Traditionally key personnel retention has not been one of the top five priorities in telco M&A due to the nature of the sector and infrastructure. A further consequence of the spreading of boundaries into what would have more traditionally been seen as tech sectors is that senior executive incentivisation and retention have increased in importance as deal issues, particularly where PE sponsors form part of the exiting shareholders and the prospects of a senior management exodus on completion are very real. There has also been greater emphasis
on the senior leadership team (and the incoming leadership team) maintaining strong visibility with the target organisation throughout the M&A process as a means of providing reassurance (and encouraging focus on business as usual), as well as establishing the parameters of the crucial post-transaction integration of culture. A well-thought out internal communications and retentions strategy is now core to any well-run M&A process. Importantly, the strategy needs to plan not just for a successful outcome, but also the consequences of the deal not going through.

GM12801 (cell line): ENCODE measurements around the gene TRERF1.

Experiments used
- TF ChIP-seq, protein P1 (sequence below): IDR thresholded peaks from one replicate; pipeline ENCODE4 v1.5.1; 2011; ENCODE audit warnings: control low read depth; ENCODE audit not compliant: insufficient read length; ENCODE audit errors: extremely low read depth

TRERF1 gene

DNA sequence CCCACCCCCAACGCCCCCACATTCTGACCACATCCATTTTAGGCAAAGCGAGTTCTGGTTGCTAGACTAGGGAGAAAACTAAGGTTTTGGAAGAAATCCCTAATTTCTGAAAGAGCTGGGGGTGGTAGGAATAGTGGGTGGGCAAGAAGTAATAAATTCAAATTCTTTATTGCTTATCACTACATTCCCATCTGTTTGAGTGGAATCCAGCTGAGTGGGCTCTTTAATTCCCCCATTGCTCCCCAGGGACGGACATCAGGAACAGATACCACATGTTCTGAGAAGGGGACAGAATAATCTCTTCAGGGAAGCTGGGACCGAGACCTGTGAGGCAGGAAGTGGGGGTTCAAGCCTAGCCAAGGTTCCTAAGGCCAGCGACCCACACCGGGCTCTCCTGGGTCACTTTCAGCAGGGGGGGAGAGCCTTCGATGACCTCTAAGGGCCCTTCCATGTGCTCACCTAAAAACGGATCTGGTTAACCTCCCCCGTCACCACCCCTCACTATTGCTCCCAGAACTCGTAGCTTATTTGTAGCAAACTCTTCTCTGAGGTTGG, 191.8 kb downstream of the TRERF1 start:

"WE NEED TO TALK ABOUT HUAWEI"
A perfect storm is brewing between the confluence of Huawei's growing leadership position in 5G and the apparently near-inevitable incoming EU regime to regulate suppliers' vital infrastructure. The extent of Huawei exposure of an operator, both to existing and newly built infrastructure is expected to become a major issue in M&A due diligence. While Ireland is not expected to be at the centre of these regulatory developments, it will ultimately not be able to escape the fallout of EU-wide regulation.